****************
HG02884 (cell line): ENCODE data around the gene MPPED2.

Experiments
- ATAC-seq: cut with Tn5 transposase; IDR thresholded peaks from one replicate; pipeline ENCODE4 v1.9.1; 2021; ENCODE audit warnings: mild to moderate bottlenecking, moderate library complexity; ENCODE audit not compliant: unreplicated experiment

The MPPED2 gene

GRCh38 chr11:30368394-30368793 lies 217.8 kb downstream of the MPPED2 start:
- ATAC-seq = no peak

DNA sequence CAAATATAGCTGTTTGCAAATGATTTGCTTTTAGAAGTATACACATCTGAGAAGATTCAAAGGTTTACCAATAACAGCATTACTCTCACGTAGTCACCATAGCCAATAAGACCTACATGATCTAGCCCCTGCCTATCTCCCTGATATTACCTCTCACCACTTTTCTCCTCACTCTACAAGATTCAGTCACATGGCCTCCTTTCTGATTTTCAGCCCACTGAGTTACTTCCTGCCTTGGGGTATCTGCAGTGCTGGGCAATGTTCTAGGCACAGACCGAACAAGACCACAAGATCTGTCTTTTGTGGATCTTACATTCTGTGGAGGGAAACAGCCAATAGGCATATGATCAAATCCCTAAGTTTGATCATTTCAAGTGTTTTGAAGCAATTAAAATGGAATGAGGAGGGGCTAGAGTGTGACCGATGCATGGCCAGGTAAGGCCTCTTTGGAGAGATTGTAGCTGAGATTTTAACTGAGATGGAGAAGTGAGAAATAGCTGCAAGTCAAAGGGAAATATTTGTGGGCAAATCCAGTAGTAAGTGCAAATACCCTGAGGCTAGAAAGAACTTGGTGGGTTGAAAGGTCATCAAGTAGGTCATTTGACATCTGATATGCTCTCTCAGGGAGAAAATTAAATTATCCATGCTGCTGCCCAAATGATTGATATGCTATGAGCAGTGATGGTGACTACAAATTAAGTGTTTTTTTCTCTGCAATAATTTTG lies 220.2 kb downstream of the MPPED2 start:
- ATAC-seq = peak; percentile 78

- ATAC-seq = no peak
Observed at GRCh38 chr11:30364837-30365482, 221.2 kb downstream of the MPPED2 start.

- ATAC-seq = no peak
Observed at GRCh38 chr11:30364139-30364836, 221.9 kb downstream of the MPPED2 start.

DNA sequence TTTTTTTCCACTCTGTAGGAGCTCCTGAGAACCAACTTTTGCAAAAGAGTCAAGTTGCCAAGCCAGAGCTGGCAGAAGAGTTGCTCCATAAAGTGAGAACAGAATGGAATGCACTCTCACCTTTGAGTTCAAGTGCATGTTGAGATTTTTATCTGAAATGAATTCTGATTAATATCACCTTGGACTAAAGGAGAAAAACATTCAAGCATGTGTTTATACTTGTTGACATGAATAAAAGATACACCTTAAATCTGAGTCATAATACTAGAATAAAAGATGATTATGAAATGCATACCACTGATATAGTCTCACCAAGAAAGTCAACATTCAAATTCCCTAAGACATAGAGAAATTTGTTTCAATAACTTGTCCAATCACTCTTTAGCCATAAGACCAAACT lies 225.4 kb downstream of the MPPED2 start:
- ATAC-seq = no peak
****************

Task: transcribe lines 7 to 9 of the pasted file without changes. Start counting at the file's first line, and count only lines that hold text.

DNA sequence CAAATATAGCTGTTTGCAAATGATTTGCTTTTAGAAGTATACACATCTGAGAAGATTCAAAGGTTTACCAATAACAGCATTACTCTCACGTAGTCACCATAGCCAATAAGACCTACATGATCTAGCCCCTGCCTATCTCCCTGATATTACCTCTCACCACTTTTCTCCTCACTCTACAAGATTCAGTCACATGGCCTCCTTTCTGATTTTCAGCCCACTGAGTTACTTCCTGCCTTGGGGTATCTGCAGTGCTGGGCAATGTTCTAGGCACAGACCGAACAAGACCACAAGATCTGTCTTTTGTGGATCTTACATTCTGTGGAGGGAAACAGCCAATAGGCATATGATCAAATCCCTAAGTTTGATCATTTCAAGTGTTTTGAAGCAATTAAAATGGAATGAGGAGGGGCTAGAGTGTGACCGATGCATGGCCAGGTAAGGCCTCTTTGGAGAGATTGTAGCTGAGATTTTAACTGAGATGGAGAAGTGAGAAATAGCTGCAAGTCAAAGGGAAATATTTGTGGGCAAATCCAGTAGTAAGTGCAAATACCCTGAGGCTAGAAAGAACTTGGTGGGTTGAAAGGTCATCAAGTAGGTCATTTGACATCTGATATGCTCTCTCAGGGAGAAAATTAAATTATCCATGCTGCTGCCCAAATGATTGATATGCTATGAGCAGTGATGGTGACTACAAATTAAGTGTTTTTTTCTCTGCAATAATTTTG lies 220.2 kb downstream of the MPPED2 start:
- ATAC-seq = peak; percentile 78

- ATAC-seq = no peak